Memories of the Great Escape
Memories: The oldest survivor of the World War II Great Escape, Paul Royle, with grandchildren Sam Cameron and Amy and Sophie Royle. Picture: Simon Santi/The West Australian

It is rare that a piece of history makes it back into the hands of its creator but as former prisoner of war Paul Royle read a letter he wrote more than 70 years ago, it brought back many fond memories.

Mr Royle, whose story of a dramatic bid for freedom in March 1944 was told in the book and movie The Great Escape, clearly remembers the generosity of strangers who sent him parcels of food and clothes during his years in German camp Stalag Luft III.

Mr Royle, 100, is the oldest survivor of the so-called Great Escape after joining 76 World War II allied airmen in digging and attempting to escape from the camp through a tunnel.

He was returned to camp less than 24 hours after escaping, while 50 others - including his escape partner Edgar Humphreys - were killed.

Yesterday, a handful of letters and documents from his years in the camp, including a letter of thanks written to a woman who had sent him clothing in 1941, were presented to Mr Royle by Foreign Affairs Minister Julie Bishop.

"The socks and pullover are nicely made and fit me perfectly," he wrote. "It's still rather cold so they are especially useful."

Mr Royle said he made sure he always thanked those who had sent the parcels after receiving the names of prisoners of war through the Red Cross.

While he does not remember receiving the pullover, it was gratefully received by an Australian during the northern spring.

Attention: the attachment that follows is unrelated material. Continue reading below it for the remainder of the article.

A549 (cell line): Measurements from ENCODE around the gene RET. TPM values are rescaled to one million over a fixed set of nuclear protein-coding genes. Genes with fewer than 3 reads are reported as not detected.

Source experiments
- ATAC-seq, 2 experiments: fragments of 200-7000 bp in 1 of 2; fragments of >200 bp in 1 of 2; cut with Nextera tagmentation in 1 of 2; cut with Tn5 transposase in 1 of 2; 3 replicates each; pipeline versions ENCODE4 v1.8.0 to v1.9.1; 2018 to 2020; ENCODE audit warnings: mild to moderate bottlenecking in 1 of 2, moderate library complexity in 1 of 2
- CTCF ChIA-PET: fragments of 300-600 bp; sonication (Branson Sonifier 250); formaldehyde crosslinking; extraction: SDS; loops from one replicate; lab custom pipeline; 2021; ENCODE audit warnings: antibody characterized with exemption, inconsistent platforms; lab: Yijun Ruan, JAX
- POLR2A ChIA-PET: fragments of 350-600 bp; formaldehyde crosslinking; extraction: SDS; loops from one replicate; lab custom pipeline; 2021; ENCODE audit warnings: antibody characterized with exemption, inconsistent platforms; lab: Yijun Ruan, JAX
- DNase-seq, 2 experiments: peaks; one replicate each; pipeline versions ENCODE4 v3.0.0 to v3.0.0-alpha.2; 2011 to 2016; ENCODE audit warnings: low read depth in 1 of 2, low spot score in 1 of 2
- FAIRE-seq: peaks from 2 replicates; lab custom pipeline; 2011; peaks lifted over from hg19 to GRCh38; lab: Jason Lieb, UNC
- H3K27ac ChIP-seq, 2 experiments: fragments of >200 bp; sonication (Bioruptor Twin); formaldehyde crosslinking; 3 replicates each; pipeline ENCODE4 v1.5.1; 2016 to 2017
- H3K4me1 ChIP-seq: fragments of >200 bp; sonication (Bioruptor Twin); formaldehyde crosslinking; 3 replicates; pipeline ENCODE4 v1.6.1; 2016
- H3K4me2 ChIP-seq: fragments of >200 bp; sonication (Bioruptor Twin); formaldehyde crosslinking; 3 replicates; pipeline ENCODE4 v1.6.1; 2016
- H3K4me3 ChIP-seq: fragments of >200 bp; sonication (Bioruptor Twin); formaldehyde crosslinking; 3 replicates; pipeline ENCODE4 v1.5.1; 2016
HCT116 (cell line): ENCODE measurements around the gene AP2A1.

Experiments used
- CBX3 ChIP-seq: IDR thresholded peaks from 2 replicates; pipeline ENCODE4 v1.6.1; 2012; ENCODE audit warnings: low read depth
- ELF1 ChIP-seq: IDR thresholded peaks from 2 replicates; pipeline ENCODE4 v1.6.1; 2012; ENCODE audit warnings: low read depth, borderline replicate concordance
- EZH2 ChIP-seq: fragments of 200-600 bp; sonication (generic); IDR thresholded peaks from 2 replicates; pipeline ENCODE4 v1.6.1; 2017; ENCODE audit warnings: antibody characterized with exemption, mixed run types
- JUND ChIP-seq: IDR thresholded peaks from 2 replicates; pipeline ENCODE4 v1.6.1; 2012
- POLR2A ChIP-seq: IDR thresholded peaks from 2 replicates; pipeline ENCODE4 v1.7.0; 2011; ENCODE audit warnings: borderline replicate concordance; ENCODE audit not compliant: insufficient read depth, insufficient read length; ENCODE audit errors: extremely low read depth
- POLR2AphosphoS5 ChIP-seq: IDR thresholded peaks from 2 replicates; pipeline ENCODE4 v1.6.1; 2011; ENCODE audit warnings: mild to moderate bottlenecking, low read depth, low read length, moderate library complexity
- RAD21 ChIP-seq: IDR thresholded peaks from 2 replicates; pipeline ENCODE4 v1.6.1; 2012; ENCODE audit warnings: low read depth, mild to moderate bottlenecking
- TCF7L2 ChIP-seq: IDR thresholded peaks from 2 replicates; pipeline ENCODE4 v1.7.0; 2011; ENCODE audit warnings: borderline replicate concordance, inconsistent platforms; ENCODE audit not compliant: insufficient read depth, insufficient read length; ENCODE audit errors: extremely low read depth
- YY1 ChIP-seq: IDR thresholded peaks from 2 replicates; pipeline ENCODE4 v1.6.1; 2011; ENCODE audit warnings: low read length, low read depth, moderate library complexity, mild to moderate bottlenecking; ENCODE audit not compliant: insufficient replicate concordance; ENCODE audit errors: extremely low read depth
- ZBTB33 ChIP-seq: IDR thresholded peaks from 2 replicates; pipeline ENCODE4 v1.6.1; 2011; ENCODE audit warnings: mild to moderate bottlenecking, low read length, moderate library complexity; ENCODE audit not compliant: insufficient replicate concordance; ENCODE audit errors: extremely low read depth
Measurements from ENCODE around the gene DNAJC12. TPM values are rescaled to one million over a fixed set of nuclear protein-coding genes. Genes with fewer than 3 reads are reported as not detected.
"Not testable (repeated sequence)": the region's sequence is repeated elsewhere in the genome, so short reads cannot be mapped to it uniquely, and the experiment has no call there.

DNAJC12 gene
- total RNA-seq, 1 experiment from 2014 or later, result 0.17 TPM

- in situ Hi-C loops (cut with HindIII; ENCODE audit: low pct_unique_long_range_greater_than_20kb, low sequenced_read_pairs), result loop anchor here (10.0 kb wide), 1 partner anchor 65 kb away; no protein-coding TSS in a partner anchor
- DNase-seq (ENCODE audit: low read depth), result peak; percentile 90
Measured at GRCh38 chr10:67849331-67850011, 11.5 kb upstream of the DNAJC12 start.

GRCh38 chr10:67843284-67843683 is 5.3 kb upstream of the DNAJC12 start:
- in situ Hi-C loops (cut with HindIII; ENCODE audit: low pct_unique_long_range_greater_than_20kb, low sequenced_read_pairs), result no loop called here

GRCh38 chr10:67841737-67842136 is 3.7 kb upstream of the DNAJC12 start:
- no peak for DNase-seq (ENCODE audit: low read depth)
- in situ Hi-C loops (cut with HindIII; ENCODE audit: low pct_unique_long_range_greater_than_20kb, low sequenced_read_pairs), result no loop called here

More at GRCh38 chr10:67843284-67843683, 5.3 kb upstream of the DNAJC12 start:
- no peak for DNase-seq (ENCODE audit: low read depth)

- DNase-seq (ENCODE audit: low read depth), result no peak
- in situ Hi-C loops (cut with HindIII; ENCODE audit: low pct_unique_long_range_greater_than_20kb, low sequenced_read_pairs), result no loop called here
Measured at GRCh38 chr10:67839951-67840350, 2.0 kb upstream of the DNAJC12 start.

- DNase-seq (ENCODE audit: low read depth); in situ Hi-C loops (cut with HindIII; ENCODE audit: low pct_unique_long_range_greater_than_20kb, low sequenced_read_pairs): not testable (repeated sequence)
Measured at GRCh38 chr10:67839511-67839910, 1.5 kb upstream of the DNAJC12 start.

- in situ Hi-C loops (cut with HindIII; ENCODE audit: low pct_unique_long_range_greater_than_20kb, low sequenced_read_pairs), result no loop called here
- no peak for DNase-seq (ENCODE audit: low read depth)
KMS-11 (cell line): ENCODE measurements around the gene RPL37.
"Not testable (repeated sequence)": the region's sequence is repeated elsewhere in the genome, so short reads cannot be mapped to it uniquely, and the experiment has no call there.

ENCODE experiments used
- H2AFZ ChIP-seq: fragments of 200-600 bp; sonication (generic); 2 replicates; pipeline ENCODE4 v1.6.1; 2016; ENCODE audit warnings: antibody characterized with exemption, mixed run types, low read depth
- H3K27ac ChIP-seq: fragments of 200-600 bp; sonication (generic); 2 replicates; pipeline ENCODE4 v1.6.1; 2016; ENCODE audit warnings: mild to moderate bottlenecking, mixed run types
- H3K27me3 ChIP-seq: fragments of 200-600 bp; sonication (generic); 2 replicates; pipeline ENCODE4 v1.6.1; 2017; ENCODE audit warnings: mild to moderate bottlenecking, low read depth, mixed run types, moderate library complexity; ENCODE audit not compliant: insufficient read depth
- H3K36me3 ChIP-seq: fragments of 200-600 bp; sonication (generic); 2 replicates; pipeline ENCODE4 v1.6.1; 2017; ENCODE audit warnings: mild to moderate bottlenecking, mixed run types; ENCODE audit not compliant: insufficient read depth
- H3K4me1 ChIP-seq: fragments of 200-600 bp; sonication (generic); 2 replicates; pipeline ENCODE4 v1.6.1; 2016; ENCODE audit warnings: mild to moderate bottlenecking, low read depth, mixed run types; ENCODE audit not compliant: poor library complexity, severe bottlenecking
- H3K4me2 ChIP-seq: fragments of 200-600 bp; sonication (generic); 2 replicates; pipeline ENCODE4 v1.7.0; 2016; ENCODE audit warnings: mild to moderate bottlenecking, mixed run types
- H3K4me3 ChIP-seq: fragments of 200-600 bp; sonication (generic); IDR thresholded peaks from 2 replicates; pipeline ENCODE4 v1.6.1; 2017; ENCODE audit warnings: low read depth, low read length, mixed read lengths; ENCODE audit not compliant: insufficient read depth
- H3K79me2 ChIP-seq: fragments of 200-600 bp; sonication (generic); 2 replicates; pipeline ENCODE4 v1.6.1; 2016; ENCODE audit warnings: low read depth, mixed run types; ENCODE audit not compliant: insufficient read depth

He recalls the generosity of one particular donor - a woman - who continued to send him gifts, which seven decades later, he still remembers being touched by.

"She sent me a parcel very early on, It was the very first parcel any of us got and it was a nice parcel of food," he said. "I didn't know her and I don't know how she got my name, I think probably from the Red Cross. And afterwards I wrote to her and thanked her."

Mr Royle said reading his handwritten note in his Nedlands care home, surrounded by his fascinated family, reminded him of the kindness afforded from people around the world.

"It's well in my memory and I'm very happy to see them and go back and learn about them and to see what other people did for us," Mr Royle said.

"We got lots of Red Cross parcels, hundreds of them . . . the biggest parcel we ever got was a huge thing and it was full of toilet paper."

Ms Bishop said a newspaper clipping picturing her with Mr Royle on his 100th birthday had prompted staff at Geneva's International Committee of the Red Cross to delve into their archives for files from Mr Royle's years in Stalag Luft III.

They were given to her during her recent visit to the committee's headquarters.

"I was absolutely thrilled that they had managed to retrieve his records and had made the connection between my visit and Mr Royle," she said.

"It's a little part of our history that we should never forget and the fact that one of our local community members went through such an incredible experience being a prisoner of war and being part of the Great Escape."

The West Australian

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